Now the important thing: How does Cleveland use this information?
I won’t go into much detail on Bieber, specifically — seeing as Mike Petrillo already did that and did it better than I ever could — but let’s look at what some of these methods of using spin direction are, and which Cleveland pitchers may be using them based on limited measurements from last season.
The Mirror Boys
Mirroring pitches is the most straightforward to understand, and it’s something Cleveland clearly values. If you have two pitches that are pretty close to opposite ends of the imaginary spin clock (like a fastball and curveball), they can potentially be lined up and “mirrored” so that they look the same to the naked eye. With their seams lined up and spinning in opposite directions, it’s virtually impossible to tell them apart until it’s too late.
Petriello touched on these in his article, but Cleveland has three pitchers that appear to excel at this with fastball-curveball combos with perfect mirrors:
- Shane Bieber: Four-seamer (1:00), Curveball (7:00)
- James Karinchak: Four-seamer (12:30), Curveball (6:30)
- Phil Maton: Four-seamer (12:30), Curveball (6:30)
And then there is Aaron Civale, who technically mirrors everything off his 7:15 curveball, such as a 1:30 changeup and 1:00 sinker, but they are not exact and it’s hard to know if it’s by design or just how he happens to throw those pitches.
It’s probably no coincidence that all three of these pitchers are also excellent at pitch tunneling, or making their pitches stay along the same trajectory until the last possible second before they break in different directions.
For example, one of the images below is a Shane Bieber curveball thrown to Luis Robert, the other is a fastball thrown later in the same at-bat.
Robert, the poor soul, swung and missed at both.
Without Roberto Pérez giving it away by his stance behind the plate, it’s virtually impossible to tell that one of these is a high fastball and the other is a curveball in the dirt a few milliseconds later. At best you would hope to be able to read the spin of the ball and tell which direction it’s going. But by mirroring the rotation on both pitches, Bieber (and others) take away even that from opposing hitters.
It’s a wonder how hitters are able to make contact with anything this man throws.
Crouching Curveball, Hidden Slider
Pairing a fastball and curveball with opposing spin rates makes sense, but what if you don’t have a dominant fastball and curveball? What if you’re stuck with a curveball and a slider? Or what if you’re Shane Bieber and you can do both because the world is just your own personal Matrix and human limitations don’t apply to you?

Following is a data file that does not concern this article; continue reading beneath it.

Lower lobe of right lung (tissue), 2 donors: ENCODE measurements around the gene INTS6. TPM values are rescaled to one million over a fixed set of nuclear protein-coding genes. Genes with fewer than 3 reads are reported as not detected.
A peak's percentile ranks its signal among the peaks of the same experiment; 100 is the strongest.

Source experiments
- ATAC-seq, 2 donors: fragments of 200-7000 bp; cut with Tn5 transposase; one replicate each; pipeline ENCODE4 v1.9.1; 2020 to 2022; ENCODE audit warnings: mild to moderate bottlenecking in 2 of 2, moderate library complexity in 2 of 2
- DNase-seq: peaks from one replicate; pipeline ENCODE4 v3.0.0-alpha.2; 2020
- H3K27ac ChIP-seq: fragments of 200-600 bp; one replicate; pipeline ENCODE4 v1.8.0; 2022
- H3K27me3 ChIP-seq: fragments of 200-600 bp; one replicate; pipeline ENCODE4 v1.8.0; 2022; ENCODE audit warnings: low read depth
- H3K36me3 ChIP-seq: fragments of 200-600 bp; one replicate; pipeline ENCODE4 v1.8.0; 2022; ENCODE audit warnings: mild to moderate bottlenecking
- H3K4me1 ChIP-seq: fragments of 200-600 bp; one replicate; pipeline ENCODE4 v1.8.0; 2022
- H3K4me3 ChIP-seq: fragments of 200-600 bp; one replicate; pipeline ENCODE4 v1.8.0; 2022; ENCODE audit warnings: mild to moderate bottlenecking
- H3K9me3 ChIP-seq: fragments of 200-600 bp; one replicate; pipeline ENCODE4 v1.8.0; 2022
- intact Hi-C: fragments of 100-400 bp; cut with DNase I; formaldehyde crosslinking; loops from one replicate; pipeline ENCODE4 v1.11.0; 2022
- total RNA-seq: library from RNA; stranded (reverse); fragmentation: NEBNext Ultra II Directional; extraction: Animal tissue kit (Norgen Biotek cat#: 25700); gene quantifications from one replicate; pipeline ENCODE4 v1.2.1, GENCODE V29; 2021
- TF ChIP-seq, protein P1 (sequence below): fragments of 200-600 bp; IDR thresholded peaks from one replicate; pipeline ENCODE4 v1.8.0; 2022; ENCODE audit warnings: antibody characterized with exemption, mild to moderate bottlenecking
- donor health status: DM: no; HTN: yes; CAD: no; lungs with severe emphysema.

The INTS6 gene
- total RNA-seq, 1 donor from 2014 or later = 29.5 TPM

In either scenario, you can design pitches that naturally spin on a similar axis but break in different directions. Maybe not as dramatic as the difference between a fastball and a curveball, but it can equally effective at deceiving batters.
Is that a curveball? Is it a slider? Or — ope nevermind the catcher has it now.
Bieber makes this list again, and he’s one of only a handful of pitchers in baseball to have both mirrored pitches and these similar-looking spinners in his arsenal.
- Shane Bieber: Curveball (7:00), Slider (7:30)
- Triston McKenzie: Four-seamer (12:30), Slider (11:30)
- Oliver Pérez: Four-seamer (10:30), Slider (10:15)
I know, I know, Oliver Pérez is not currently on the Cleveland roster anymore and he’s not likely to return. But not many Cleveland pitchers qualified for this one, and Pérez’s tilted spin axis on his four-seamer and slider are nearly identical. The wily silver fox is a man of many arm slots and rarely throws in the same one twice, but — at least in 2020 — he spun these pitches on nearly the same axis. Maybe that’s part of the reason he has stayed as an effective starter-turned-reliever approaching his 40’s? It’s a shame that we didn’t have these kinds of measurements throughout his entire career — he would be a fascinating player to watch develop and change under the all-seeing Hawk-Eye.